1.   You went to the party. Celebrate the fact that you took action on something instead of doing nothing. Most likely you didn’t want to go but felt obligated to go in some way. You did it for reputation sake or for the sake of someone else but you went. Your senses were on high alert. At first you only felt the discomfort of being out of place, of not wanting to be there, of thinking about all of the things you could be doing instead, etc. “We don’t see things as they are, we see them as we are.” –Anais Nin. You showed great perspective in your choice. “Experience is not what happens to a man; it is what a man does with what happens to him.” – Aldous Huxley. Good job!!

2.    Somewhere along the way through this social situation the playing field started to feel a bit more level and balanced. Perhaps people were more relaxed around you because they were drinking, perhaps they were making up stories about you in their own minds and started to become fascinated with meeting you so they approached you first, perhaps they were just good at networking and so meeting someone new was a great opportunity for them. What you probably noticed without realizing it was that you started to flow with whatever was happening and let your mind be free. You stayed centered by accepting whatever you were doing. This is the ultimate in recognizing or acting in balance.” –Chuang Tzu. I wonder what would happen at social gatherings such as a party if everyone in the room acted as if they were the host?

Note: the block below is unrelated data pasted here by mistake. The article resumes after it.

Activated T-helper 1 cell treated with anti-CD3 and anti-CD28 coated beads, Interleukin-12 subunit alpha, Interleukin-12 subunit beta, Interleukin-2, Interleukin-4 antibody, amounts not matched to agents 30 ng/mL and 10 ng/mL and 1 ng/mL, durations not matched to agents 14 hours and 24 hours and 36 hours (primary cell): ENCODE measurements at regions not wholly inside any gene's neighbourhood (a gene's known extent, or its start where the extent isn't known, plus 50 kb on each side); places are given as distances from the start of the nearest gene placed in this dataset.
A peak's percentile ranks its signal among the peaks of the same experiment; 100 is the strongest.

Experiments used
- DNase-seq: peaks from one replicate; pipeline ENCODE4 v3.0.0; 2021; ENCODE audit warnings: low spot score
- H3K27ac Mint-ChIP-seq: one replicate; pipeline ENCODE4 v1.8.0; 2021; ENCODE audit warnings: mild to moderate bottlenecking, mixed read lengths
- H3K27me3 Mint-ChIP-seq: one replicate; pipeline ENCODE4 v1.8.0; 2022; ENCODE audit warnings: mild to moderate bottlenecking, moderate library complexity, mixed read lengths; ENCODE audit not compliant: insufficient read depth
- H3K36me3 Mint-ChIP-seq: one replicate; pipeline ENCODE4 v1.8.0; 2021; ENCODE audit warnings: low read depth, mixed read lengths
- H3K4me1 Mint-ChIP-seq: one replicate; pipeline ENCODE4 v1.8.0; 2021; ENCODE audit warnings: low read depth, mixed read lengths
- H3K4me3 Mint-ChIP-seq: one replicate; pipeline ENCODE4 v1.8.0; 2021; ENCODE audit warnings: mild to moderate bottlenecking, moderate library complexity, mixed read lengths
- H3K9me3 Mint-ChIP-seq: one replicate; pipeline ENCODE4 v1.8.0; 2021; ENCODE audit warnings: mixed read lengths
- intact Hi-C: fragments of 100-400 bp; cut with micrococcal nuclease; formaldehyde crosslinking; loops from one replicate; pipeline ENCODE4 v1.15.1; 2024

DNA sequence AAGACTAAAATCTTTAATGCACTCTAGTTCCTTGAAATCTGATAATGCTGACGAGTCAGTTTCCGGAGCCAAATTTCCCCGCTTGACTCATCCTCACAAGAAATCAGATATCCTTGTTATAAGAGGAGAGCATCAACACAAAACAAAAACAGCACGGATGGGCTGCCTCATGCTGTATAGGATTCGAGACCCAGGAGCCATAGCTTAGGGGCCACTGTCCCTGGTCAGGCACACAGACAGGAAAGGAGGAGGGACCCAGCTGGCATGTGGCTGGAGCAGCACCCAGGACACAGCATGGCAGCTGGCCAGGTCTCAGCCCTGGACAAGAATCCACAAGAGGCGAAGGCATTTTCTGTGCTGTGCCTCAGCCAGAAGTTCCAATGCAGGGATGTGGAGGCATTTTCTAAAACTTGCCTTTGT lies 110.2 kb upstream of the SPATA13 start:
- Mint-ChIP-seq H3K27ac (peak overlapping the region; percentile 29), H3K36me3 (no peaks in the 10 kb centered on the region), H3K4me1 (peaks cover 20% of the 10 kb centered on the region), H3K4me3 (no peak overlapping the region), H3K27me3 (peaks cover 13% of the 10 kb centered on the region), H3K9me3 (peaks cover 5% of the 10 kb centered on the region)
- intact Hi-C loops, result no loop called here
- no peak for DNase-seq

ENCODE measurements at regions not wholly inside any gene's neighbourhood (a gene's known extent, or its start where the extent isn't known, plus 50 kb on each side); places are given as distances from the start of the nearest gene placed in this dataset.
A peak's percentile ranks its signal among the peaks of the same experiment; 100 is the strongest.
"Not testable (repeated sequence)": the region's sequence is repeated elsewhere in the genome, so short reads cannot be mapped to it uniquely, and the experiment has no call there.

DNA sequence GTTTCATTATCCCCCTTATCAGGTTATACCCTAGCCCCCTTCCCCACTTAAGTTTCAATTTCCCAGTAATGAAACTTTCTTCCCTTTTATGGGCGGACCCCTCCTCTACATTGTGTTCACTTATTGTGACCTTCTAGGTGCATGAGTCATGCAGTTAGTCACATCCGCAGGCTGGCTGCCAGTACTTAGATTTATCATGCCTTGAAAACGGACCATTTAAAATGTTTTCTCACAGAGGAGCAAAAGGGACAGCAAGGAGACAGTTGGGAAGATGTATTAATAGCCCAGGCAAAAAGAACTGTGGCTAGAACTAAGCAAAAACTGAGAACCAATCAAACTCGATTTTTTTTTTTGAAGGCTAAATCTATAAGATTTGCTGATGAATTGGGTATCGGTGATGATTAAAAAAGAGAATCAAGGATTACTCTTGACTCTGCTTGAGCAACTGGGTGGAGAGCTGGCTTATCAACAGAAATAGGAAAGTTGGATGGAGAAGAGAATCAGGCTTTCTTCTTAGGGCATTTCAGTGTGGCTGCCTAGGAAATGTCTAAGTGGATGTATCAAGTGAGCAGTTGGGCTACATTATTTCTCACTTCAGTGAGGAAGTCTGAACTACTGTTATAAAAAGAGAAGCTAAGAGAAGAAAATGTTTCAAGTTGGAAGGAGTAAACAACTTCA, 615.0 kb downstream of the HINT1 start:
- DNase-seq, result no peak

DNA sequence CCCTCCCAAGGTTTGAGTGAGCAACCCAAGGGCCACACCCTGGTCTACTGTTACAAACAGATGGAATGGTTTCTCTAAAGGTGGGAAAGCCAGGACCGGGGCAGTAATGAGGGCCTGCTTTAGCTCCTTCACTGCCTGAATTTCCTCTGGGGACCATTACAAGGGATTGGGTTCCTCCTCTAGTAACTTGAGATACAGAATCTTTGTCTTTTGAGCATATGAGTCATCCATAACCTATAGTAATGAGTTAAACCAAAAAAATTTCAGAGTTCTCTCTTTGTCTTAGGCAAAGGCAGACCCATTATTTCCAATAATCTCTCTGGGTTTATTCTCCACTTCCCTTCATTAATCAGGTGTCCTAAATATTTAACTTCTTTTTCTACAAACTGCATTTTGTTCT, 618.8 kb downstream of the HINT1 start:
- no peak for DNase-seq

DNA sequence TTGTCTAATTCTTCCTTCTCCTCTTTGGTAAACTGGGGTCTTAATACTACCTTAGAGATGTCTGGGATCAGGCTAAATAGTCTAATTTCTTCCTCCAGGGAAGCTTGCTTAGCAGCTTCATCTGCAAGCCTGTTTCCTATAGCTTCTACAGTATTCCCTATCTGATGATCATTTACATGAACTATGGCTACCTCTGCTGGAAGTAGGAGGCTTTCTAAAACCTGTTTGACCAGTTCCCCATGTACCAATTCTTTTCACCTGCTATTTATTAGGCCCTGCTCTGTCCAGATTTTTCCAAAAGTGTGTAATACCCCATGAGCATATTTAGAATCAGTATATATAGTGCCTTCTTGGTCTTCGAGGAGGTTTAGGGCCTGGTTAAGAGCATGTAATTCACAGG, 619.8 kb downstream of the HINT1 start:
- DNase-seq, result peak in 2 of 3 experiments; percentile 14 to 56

3.     You’ve all had dinner and have had a chance to meet new people and relax a bit. You probably did a little check in with yourself about whether you would want to get someone’s number, deepen an acquaintance, or leave the way you came, feeling like this was a waste of time. What is really happening here is the voice inside of you asking whether you have the courage to make something happen. Will you stand still and let moments go by, will you explore your curiosities and start a conversation, will you walk out the door at the end of the night and for a little while feel triumphant because at least you were at the party only to realize days later that you should have been more bold and courageous and gotten so-and-so’s number. “In their daily life, all are braver than they know.” –Henry David Thoreau. Consider yourself to have been brave simply because you showed up. What else can you remember about that night that would fall in the category of bravery and courage?